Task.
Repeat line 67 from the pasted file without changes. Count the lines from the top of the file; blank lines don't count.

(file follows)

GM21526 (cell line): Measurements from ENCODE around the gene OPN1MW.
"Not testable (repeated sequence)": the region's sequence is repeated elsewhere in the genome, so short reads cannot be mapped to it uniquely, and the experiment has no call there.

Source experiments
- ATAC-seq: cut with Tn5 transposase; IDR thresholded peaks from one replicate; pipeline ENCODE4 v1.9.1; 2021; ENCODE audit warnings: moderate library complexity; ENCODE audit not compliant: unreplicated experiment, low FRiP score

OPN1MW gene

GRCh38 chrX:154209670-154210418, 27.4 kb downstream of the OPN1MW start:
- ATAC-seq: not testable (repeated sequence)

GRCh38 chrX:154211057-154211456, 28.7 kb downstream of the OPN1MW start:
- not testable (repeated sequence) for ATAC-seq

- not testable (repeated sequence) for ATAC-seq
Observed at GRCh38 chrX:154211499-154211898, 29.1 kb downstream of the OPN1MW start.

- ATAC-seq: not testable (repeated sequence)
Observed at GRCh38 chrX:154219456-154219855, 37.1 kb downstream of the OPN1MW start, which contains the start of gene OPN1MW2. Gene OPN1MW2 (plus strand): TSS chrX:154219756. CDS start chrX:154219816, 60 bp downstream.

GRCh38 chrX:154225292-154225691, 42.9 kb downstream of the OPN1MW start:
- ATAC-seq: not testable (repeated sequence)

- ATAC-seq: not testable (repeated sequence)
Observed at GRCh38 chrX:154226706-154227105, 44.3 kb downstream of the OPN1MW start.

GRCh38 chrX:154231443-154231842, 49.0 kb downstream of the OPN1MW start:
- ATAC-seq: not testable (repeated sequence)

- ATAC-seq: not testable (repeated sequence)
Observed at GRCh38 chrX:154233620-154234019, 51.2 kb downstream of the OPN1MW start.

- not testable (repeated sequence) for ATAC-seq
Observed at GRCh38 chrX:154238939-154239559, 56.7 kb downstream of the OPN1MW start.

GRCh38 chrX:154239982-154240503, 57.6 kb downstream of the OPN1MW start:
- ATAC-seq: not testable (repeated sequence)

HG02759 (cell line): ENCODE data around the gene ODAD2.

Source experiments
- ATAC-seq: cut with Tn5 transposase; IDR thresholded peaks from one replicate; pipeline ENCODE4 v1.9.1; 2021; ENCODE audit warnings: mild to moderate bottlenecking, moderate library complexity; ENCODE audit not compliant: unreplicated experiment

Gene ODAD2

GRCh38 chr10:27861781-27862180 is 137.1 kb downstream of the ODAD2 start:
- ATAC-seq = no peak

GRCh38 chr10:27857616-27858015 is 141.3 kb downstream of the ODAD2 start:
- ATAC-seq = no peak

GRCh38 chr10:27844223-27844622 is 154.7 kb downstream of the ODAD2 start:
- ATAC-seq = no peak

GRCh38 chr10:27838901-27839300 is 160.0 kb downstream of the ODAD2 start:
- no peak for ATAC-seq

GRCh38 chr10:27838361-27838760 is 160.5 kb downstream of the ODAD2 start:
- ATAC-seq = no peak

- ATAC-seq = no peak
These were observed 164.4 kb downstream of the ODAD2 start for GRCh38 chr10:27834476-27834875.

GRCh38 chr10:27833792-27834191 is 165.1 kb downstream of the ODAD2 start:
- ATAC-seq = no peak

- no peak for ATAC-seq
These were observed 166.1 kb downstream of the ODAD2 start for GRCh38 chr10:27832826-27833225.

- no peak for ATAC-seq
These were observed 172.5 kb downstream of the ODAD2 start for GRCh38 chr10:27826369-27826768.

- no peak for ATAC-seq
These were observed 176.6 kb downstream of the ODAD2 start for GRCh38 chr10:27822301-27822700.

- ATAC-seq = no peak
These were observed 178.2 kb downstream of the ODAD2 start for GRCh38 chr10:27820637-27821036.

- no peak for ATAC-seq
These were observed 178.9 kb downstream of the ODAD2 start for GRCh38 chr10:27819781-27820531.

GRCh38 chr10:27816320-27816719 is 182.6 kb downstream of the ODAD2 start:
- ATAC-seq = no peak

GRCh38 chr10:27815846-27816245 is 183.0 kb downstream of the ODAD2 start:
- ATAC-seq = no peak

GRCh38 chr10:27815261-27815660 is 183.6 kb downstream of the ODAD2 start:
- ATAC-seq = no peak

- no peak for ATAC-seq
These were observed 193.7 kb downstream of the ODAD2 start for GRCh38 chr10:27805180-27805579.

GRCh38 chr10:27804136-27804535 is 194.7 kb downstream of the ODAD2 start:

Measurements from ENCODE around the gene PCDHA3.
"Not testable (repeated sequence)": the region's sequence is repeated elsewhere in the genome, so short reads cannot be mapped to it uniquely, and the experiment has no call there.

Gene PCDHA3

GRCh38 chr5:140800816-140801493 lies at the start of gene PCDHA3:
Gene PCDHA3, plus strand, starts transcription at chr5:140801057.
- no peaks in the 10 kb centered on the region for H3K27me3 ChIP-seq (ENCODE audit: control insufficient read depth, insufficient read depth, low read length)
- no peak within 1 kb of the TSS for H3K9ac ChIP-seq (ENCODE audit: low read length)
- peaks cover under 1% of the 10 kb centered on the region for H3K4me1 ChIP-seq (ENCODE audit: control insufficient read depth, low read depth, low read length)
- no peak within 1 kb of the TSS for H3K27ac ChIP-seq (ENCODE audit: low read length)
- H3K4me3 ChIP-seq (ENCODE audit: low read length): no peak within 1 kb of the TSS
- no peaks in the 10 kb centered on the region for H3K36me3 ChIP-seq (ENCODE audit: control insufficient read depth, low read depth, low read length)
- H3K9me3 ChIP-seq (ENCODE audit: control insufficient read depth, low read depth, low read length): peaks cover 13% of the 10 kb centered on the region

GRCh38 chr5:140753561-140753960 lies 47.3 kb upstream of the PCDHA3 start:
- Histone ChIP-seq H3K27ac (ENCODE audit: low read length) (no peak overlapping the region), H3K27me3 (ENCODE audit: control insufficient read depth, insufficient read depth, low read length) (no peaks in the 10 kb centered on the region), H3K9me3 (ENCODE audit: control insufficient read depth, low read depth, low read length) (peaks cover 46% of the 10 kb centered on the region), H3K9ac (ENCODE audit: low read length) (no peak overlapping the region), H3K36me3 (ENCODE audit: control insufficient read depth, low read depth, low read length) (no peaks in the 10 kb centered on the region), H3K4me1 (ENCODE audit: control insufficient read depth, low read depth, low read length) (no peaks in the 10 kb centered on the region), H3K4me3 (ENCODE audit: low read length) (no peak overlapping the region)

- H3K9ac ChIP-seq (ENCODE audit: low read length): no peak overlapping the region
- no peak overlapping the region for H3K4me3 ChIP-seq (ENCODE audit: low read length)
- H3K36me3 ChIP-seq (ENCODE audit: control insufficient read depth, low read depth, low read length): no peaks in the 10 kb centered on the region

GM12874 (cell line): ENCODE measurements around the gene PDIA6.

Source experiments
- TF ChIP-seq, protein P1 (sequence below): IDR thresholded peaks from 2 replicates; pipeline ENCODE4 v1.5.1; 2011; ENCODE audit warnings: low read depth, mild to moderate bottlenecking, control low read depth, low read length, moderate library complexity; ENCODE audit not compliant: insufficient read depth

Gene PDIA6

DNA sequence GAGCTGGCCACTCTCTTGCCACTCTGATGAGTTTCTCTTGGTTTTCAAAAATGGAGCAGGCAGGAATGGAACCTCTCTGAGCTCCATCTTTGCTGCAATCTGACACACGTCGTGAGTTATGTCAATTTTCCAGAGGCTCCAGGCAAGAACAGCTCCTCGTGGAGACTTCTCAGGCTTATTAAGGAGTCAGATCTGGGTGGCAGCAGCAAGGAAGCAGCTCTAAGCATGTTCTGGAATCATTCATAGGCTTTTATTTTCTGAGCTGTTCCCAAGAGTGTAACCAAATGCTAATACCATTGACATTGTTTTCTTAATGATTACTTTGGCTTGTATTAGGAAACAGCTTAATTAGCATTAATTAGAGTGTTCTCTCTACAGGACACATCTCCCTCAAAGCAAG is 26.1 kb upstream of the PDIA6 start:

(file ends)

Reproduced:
Gene PCDHA3, plus strand, starts transcription at chr5:140801057.